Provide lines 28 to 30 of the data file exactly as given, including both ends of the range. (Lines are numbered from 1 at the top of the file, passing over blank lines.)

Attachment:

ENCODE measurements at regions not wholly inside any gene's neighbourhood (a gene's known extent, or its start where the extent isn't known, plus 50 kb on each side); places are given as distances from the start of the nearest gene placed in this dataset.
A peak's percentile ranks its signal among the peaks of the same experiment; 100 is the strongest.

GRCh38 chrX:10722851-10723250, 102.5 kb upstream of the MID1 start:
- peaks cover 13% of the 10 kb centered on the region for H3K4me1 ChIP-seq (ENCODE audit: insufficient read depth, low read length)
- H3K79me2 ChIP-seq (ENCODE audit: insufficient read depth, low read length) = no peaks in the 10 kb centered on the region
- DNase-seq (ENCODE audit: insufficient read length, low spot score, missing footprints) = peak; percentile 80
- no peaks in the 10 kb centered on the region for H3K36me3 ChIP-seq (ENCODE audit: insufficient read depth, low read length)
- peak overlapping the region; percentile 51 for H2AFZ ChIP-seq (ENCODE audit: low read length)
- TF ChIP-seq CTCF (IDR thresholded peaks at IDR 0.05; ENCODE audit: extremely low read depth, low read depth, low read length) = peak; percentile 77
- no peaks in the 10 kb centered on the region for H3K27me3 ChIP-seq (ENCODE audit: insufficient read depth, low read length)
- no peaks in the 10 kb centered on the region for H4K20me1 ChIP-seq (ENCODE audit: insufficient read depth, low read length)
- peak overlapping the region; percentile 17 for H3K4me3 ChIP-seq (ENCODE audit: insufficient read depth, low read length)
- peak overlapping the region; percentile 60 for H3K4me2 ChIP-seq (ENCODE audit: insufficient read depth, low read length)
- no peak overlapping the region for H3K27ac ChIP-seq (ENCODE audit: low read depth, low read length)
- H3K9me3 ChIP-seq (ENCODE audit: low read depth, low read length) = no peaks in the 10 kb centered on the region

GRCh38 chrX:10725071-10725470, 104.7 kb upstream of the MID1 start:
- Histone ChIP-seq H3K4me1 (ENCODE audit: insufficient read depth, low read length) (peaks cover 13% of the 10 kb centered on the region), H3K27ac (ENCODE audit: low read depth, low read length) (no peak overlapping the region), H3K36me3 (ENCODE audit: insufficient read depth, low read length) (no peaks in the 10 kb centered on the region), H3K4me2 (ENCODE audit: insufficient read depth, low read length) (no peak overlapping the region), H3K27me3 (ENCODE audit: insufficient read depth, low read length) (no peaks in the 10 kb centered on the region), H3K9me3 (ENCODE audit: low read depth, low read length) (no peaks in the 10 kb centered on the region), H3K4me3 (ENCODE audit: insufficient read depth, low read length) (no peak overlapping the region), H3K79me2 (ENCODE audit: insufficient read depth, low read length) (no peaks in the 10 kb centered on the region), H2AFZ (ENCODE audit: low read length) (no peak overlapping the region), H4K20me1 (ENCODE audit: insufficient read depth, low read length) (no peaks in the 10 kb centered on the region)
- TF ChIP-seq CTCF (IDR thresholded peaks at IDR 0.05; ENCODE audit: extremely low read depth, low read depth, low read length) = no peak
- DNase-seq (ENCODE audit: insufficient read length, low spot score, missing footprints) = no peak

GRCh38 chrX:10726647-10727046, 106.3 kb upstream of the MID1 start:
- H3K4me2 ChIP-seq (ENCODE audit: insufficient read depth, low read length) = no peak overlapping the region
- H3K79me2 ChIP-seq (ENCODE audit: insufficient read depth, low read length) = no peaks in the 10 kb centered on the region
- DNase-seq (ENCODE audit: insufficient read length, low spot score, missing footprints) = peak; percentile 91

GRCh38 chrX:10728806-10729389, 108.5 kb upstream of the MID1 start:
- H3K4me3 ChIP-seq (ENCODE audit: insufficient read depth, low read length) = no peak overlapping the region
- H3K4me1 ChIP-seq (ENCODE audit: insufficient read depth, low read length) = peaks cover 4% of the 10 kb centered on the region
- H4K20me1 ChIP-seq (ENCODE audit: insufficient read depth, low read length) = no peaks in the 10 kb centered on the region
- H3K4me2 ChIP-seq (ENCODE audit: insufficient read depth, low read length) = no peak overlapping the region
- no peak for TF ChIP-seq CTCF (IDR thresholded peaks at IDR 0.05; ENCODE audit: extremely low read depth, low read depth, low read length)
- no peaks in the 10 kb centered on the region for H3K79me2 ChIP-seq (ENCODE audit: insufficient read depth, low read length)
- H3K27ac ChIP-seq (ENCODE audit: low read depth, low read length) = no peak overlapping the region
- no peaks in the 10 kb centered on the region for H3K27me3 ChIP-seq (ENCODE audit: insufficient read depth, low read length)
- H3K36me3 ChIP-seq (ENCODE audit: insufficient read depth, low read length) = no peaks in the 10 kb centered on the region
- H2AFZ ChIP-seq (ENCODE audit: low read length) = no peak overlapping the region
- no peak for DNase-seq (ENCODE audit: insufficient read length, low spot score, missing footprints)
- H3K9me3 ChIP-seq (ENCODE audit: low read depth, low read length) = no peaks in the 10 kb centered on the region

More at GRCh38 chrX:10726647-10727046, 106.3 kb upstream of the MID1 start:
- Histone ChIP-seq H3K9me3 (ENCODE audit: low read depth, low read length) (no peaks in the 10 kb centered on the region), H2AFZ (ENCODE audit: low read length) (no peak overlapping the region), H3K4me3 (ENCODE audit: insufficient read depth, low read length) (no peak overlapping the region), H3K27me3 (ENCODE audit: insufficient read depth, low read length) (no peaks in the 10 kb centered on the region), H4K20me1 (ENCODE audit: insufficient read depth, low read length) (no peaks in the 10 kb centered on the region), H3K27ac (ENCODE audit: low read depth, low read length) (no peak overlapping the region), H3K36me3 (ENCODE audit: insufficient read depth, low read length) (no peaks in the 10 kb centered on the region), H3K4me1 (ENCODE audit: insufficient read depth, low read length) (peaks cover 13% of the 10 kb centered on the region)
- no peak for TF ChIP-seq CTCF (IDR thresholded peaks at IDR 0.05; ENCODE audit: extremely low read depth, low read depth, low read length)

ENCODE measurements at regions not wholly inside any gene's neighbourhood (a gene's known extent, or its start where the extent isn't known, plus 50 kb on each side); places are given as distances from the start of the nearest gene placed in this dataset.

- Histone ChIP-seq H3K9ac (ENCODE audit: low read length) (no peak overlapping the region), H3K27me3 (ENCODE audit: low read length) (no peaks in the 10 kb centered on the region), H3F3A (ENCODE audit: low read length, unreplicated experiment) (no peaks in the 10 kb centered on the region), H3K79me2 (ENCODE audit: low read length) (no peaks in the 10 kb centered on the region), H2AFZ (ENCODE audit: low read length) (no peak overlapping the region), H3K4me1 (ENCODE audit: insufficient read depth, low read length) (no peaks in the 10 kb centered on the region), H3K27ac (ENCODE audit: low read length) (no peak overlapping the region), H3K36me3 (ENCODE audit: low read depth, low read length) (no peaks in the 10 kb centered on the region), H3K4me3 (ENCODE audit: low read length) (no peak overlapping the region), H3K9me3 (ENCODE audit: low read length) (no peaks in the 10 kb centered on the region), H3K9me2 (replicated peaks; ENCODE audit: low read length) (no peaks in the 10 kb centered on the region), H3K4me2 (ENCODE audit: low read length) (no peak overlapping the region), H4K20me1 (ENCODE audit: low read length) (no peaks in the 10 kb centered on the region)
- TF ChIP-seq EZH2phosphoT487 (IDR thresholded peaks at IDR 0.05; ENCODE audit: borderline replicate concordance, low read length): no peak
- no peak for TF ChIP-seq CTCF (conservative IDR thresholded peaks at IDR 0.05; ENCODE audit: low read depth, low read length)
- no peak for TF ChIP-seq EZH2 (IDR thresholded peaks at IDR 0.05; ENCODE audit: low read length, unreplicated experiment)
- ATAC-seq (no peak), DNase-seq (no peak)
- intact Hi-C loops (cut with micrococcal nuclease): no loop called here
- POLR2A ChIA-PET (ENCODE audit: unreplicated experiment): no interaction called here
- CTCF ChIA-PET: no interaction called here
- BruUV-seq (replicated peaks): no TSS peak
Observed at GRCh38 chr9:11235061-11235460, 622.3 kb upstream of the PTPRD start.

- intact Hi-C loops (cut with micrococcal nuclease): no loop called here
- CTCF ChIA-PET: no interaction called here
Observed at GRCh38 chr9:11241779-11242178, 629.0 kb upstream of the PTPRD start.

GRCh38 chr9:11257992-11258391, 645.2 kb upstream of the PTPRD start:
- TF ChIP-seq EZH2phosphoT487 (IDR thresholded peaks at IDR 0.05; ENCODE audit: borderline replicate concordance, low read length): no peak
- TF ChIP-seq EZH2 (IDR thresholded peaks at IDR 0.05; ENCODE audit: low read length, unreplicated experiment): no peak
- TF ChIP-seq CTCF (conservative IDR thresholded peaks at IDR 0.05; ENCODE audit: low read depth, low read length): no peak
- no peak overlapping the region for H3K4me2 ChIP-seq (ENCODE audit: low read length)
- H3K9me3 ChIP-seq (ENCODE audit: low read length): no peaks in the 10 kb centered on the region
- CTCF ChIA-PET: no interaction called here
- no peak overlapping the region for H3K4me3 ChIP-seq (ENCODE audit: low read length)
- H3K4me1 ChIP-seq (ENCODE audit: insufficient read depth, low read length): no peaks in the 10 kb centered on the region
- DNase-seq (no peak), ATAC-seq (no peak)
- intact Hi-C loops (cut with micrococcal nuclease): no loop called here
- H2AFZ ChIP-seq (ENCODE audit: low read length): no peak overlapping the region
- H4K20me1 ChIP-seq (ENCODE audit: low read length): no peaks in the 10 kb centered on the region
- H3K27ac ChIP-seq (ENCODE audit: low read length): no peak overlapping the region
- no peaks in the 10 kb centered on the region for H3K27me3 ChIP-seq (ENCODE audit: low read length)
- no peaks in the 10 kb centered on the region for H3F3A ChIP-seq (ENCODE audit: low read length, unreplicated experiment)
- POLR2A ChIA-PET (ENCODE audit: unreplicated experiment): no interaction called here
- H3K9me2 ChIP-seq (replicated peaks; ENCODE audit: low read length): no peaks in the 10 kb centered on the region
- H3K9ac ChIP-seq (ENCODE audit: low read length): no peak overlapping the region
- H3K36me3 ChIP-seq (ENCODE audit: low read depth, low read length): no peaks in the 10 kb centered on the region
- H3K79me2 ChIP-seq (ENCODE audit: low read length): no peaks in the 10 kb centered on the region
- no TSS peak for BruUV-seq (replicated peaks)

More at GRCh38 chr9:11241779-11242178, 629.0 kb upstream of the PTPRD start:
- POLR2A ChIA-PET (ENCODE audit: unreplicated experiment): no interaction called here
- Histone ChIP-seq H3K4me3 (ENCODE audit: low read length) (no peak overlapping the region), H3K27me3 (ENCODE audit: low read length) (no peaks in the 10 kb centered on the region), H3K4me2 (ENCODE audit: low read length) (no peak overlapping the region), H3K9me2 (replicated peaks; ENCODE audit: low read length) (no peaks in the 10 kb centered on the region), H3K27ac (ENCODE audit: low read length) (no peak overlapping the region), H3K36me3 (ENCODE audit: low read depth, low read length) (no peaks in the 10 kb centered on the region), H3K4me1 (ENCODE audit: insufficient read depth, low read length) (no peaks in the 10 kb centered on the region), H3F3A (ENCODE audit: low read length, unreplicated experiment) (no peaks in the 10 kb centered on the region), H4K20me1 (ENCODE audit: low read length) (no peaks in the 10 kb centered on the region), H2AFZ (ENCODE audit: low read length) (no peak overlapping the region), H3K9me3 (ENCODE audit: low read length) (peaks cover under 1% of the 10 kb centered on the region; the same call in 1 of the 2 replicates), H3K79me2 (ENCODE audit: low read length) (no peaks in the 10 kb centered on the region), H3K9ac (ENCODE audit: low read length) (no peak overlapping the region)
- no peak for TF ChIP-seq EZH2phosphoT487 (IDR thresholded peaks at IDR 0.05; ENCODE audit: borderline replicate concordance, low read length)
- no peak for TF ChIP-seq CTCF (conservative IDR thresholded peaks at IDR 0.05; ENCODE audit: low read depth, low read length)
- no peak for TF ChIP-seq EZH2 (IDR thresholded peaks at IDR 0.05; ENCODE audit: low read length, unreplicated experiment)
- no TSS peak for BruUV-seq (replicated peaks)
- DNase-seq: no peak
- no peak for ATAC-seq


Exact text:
- H3K4me2 ChIP-seq (ENCODE audit: insufficient read depth, low read length) = no peak overlapping the region
- no peak for TF ChIP-seq CTCF (IDR thresholded peaks at IDR 0.05; ENCODE audit: extremely low read depth, low read depth, low read length)
- no peaks in the 10 kb centered on the region for H3K79me2 ChIP-seq (ENCODE audit: insufficient read depth, low read length)